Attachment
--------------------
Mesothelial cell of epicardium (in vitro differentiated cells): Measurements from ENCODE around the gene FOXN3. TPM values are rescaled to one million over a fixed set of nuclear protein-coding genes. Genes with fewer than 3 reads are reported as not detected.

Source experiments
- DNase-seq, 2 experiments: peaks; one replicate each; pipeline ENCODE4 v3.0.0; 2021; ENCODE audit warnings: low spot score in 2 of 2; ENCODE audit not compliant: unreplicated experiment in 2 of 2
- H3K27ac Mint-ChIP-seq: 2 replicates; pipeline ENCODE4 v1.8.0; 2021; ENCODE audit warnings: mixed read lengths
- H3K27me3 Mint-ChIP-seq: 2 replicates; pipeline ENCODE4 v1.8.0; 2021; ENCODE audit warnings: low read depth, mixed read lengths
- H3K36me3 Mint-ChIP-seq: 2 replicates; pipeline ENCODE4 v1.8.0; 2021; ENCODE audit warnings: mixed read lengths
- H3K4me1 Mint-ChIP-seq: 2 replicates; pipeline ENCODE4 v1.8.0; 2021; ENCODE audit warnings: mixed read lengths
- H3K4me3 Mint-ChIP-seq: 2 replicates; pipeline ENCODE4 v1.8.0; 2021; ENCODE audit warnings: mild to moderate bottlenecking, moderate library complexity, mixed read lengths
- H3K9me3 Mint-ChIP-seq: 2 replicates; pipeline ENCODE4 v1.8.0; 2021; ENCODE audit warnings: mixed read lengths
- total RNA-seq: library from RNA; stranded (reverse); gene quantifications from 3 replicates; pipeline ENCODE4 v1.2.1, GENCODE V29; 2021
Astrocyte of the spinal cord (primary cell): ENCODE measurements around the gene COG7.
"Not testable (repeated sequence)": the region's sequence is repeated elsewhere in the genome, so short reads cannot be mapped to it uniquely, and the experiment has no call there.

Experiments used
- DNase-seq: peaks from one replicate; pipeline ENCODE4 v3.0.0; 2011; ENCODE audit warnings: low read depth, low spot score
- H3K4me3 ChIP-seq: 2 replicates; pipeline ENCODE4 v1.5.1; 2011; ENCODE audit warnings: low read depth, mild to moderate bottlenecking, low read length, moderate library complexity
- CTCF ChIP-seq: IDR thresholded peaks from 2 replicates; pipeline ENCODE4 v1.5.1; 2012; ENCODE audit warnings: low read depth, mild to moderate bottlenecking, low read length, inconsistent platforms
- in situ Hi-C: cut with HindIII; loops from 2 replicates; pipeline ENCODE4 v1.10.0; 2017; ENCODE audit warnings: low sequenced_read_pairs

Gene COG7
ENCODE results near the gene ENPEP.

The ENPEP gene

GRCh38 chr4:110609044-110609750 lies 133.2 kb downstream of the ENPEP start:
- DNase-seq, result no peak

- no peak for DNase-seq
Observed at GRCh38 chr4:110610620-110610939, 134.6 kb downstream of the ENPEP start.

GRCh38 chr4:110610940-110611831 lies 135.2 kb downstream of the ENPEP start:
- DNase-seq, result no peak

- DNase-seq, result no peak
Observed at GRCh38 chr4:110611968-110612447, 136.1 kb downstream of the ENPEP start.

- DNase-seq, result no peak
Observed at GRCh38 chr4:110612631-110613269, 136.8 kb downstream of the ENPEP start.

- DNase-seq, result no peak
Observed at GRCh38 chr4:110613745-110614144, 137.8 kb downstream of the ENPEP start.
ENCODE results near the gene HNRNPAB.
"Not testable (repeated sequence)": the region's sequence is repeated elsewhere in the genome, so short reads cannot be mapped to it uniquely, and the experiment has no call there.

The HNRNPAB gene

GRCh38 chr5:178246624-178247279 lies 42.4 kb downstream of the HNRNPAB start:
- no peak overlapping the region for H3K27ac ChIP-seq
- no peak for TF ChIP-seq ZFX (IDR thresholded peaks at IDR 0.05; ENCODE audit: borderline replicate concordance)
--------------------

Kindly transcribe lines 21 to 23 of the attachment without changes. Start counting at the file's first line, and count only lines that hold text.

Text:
GRCh38 chr4:110609044-110609750 lies 133.2 kb downstream of the ENPEP start:
- DNase-seq, result no peak

- no peak for DNase-seq